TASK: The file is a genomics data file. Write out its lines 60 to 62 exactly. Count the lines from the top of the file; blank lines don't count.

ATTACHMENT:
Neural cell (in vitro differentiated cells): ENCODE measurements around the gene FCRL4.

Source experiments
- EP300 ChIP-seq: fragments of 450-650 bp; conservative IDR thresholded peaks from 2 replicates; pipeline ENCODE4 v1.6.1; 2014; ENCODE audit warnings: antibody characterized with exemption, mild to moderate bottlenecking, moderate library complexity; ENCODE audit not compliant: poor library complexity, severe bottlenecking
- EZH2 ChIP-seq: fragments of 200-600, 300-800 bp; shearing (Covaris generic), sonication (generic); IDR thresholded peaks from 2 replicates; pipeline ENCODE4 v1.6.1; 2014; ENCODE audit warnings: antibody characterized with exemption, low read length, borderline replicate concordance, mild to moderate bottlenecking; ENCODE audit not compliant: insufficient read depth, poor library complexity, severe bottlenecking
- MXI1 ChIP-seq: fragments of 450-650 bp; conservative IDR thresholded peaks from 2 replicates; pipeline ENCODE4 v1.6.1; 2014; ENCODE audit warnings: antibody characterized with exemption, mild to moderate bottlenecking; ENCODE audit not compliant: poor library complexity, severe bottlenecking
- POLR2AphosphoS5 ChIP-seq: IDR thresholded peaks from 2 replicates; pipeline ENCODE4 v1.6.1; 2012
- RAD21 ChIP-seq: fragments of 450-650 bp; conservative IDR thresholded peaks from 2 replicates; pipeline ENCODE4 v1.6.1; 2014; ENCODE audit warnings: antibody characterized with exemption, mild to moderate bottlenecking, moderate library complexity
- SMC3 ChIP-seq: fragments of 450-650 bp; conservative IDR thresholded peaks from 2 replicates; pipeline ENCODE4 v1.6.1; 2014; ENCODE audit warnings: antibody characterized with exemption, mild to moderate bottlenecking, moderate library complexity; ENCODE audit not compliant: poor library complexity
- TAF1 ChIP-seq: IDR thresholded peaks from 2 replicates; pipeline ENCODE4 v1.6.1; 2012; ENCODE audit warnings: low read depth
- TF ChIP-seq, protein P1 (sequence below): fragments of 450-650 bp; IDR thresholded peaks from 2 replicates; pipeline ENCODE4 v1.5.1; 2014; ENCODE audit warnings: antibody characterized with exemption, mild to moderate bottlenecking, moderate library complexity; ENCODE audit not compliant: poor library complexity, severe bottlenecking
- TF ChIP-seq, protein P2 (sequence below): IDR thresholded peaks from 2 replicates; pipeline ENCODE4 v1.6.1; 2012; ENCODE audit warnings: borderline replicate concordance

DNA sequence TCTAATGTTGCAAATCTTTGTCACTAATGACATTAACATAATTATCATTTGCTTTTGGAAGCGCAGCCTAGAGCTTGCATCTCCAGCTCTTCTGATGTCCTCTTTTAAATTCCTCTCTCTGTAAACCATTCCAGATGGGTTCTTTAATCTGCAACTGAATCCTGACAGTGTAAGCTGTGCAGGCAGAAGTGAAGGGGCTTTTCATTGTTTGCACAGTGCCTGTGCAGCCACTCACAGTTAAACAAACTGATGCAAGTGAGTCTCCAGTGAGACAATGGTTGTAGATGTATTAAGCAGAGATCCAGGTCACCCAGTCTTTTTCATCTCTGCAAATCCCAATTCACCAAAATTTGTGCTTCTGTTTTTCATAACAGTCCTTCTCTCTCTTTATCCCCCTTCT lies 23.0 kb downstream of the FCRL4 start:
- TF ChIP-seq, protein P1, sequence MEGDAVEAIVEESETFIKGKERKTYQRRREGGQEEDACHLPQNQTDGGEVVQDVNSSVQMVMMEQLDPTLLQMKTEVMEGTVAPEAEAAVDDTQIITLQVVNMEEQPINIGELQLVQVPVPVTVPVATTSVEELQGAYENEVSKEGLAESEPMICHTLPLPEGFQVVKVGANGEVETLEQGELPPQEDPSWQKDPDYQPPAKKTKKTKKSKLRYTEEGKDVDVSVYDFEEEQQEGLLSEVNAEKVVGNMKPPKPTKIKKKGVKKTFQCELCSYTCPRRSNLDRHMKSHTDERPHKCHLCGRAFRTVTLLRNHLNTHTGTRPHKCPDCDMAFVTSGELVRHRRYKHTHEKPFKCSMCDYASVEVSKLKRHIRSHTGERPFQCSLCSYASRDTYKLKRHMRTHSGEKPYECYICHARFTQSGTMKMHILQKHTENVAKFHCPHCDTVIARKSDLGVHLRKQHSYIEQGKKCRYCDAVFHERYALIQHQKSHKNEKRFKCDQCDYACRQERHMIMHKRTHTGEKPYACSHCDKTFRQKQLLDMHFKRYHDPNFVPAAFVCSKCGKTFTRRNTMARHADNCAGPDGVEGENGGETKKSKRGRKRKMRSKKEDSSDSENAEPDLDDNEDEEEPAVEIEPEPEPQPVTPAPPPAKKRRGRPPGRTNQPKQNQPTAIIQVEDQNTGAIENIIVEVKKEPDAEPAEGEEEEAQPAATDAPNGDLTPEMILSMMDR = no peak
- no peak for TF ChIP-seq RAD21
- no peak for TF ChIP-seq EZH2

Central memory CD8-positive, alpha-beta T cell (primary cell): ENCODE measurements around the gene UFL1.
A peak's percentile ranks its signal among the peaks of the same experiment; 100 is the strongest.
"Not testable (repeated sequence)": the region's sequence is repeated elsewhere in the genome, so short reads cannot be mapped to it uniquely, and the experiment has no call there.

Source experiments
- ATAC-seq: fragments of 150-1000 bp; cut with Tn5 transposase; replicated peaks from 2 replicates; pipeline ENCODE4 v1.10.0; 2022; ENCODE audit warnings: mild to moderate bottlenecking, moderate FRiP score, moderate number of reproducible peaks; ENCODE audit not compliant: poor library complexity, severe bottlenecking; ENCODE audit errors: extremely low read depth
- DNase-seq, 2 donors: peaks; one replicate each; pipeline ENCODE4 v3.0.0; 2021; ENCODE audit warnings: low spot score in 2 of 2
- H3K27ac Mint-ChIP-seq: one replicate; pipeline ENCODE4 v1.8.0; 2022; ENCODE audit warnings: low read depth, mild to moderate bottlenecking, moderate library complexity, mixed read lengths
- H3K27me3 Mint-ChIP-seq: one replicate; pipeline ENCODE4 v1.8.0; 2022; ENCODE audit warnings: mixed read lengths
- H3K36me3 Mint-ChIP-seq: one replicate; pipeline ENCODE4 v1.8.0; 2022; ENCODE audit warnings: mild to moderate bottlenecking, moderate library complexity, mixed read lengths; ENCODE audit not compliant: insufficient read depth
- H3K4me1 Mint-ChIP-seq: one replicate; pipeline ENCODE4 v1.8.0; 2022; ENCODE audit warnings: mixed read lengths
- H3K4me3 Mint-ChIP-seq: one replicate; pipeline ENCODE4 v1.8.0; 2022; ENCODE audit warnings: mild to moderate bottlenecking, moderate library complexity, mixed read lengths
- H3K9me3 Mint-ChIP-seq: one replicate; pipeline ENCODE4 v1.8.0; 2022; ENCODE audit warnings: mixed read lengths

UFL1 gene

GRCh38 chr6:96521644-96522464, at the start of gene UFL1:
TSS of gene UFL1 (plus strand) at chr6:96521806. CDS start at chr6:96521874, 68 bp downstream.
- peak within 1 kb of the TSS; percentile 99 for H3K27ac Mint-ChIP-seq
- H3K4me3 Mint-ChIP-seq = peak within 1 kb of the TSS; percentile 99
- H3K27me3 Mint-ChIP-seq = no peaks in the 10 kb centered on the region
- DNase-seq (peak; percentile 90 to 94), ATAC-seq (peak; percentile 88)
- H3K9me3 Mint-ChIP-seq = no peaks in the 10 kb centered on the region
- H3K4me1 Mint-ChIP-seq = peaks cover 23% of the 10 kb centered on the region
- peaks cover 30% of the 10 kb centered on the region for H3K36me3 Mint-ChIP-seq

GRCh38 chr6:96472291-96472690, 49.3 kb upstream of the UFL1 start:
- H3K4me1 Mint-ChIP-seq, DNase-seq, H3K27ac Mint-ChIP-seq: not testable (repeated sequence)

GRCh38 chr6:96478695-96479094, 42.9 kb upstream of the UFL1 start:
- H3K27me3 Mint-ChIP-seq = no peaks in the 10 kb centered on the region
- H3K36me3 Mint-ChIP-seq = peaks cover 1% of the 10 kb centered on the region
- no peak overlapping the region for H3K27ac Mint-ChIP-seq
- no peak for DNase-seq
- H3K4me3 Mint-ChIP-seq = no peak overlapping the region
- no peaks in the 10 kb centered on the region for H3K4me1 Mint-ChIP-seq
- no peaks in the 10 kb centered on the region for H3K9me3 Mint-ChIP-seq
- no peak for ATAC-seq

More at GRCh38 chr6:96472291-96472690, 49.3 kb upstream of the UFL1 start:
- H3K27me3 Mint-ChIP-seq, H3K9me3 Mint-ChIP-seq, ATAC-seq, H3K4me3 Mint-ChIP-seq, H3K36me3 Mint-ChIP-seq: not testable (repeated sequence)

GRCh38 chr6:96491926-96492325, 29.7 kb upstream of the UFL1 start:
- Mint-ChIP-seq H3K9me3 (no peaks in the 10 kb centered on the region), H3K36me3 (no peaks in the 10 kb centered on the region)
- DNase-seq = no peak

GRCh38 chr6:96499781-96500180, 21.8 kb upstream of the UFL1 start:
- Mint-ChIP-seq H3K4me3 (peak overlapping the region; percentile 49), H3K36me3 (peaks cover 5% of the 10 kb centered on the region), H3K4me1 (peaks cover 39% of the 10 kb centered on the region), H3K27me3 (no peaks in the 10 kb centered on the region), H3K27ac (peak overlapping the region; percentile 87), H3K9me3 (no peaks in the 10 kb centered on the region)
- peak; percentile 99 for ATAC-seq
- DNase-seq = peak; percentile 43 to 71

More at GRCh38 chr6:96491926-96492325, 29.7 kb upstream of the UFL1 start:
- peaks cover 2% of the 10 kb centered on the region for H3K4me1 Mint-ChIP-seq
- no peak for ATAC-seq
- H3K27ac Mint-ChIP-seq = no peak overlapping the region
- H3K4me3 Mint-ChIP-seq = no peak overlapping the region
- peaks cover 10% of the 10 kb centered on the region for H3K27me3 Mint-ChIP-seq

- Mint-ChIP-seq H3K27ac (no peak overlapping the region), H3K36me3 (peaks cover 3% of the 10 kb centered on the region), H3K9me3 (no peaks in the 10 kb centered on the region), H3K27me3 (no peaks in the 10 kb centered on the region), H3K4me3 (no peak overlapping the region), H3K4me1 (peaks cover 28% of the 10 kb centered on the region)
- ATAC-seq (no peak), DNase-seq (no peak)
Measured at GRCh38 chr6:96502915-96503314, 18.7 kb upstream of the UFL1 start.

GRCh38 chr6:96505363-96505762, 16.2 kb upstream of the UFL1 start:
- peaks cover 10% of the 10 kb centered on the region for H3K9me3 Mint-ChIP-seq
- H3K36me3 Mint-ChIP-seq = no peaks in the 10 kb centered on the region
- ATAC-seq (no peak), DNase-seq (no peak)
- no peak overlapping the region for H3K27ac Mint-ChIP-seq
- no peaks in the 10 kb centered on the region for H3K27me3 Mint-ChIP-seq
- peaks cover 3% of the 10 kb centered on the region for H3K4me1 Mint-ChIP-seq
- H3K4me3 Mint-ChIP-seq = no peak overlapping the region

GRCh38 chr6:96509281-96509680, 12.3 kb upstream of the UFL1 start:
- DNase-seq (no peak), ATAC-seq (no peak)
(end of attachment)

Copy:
- no peak for ATAC-seq
- H3K27ac Mint-ChIP-seq = no peak overlapping the region
- H3K4me3 Mint-ChIP-seq = no peak overlapping the region